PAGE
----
The word bilimit is used in two unrelated senses:
2-categorical limits – In the context of bicategory theory, bilimit is the relevant notion of categorical limit. If one adopts the convention that 2-categories are understood in the most general sense and subsume bicategories, then these are just called 2-limits. See there for more on this sense of the word.
limits coinciding with colimits – It is common to speak of biproducts to mean categorical products that coincide with coproducts. Since a product is a special kind of limit, this terminology conflicts with the above one. Indeed, some references use “bilimit” to mean limits that coincide with colimits (e.g. Selinger 97 (pdf)).
In a category enriched over CMon (in particular over Ab) biproducts are a special case of absolute colimits, see at absolute colimit – Examples – Weights for absolute colimits.
More generally, since limits and colimits are a special case of right adjoints and left adjoints, respectively (namely left and right Kan extension to the point), bilimits in this sense are a special case of an ambidextrous adjunction, which is therefore maybe a preferable terminology (proposed this way in Hopkins-Lurie 14).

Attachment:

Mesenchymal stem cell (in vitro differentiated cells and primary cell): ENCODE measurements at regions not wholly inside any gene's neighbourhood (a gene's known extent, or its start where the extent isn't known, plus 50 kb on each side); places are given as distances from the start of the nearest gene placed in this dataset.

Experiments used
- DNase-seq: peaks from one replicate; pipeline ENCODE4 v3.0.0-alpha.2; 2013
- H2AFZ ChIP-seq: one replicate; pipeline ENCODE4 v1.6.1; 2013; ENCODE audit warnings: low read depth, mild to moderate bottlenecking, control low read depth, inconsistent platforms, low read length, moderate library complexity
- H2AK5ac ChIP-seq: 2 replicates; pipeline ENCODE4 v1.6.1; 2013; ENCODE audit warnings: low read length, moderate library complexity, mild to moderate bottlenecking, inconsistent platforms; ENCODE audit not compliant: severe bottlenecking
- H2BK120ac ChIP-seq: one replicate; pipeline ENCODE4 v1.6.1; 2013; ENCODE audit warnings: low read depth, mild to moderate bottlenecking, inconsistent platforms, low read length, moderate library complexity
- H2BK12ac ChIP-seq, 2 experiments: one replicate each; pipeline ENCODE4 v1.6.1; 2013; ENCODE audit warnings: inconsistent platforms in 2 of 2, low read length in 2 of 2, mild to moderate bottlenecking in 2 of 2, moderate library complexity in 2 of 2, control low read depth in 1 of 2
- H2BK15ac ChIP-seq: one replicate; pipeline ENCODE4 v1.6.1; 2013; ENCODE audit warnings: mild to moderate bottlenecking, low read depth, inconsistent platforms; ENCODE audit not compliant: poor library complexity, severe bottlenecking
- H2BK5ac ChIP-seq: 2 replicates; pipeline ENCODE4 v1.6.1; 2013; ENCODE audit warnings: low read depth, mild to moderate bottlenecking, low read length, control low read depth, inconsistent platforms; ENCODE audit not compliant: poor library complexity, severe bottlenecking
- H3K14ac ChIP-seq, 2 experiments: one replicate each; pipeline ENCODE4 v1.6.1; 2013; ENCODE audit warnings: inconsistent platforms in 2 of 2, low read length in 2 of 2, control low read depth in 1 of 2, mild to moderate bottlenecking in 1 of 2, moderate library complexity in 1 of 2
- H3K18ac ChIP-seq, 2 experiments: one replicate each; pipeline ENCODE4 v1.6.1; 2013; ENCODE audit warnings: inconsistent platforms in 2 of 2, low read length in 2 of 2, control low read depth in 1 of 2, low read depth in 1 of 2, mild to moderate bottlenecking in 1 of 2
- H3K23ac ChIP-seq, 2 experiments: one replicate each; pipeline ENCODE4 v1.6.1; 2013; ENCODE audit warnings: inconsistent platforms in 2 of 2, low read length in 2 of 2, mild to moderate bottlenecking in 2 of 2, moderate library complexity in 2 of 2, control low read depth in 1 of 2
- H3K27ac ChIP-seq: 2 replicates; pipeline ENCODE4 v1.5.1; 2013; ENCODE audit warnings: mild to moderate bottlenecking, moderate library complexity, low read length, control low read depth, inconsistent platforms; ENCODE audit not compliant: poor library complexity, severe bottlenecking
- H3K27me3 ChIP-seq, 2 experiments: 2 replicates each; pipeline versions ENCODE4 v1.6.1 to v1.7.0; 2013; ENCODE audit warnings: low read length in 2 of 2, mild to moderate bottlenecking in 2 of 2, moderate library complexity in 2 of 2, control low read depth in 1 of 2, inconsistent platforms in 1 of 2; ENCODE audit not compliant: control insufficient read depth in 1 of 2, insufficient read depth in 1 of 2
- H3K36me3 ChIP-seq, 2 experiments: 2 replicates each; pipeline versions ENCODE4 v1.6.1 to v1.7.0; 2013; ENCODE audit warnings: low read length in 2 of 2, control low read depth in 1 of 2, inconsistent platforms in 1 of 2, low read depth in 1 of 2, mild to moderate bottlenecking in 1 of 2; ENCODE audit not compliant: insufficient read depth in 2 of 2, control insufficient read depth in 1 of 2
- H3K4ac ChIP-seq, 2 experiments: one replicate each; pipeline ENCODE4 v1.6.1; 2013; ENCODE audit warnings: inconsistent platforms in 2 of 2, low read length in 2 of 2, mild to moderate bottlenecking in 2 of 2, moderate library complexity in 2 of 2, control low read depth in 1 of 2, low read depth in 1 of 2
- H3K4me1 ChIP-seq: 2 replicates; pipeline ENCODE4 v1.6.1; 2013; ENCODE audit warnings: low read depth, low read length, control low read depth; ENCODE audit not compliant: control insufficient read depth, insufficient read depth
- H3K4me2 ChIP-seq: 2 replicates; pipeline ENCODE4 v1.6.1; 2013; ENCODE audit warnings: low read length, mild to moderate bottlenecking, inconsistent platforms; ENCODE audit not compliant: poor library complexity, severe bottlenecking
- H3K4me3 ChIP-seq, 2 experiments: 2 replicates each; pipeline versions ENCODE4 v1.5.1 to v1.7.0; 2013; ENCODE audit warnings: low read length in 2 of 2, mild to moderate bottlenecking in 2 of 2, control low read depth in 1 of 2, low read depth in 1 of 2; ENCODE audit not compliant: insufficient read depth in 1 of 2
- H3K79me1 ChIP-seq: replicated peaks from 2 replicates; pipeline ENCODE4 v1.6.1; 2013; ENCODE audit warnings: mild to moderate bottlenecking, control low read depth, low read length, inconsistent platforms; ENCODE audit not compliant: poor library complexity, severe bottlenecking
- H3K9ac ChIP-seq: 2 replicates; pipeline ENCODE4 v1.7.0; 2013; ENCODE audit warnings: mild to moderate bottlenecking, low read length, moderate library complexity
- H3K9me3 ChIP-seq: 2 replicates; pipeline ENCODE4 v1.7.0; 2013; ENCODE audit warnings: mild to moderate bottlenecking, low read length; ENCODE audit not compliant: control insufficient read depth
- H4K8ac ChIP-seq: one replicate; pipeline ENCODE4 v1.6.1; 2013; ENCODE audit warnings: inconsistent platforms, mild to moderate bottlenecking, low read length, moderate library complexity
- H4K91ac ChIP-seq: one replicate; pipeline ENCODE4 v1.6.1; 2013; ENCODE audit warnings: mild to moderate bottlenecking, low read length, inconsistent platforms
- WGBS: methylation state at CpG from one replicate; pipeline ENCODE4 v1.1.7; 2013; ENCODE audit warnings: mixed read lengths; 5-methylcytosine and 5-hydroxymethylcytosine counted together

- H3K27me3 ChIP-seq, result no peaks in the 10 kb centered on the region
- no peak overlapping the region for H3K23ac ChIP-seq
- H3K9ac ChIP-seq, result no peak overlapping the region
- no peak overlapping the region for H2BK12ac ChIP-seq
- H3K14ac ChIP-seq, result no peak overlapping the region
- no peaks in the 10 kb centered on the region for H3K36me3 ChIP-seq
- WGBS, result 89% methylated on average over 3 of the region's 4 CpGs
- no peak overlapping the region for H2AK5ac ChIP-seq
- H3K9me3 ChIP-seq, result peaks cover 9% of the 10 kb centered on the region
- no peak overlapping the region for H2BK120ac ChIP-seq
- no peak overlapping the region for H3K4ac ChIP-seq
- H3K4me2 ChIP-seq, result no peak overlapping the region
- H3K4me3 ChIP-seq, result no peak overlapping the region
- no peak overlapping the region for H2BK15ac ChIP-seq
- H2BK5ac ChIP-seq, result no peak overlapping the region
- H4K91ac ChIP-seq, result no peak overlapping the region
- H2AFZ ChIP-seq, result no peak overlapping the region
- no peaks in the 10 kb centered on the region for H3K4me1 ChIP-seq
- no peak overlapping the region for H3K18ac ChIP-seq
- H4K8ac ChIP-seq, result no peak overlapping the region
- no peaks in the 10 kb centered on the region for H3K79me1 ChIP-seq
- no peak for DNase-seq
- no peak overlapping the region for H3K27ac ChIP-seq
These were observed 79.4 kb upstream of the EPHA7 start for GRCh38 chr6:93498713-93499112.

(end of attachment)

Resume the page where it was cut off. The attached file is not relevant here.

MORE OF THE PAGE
Notice however that being an ambidextrous adjunction is structure, since in general it involves a genuine choice of isomorphism between the left and the right adjoint, whereas bilimits in the above sense are typically regarded as property. On the other hand, at least for (co-)products the existence of any natural isomorphism between coproducts and products already implies that also the canonical comparison morphism is an equivalence, which is traditionally taken to be the property that characterizes semiadditive categories, see at biproduct – Properties – Semiadditivity as structure/property. Similarly, one may strengthen the notion of ambidextrous adjunction such as to make it canonical, see at fiberwise characterization.
Last revised on July 17, 2024 at 09:00:08. See the history of this page for a list of all contributions to it.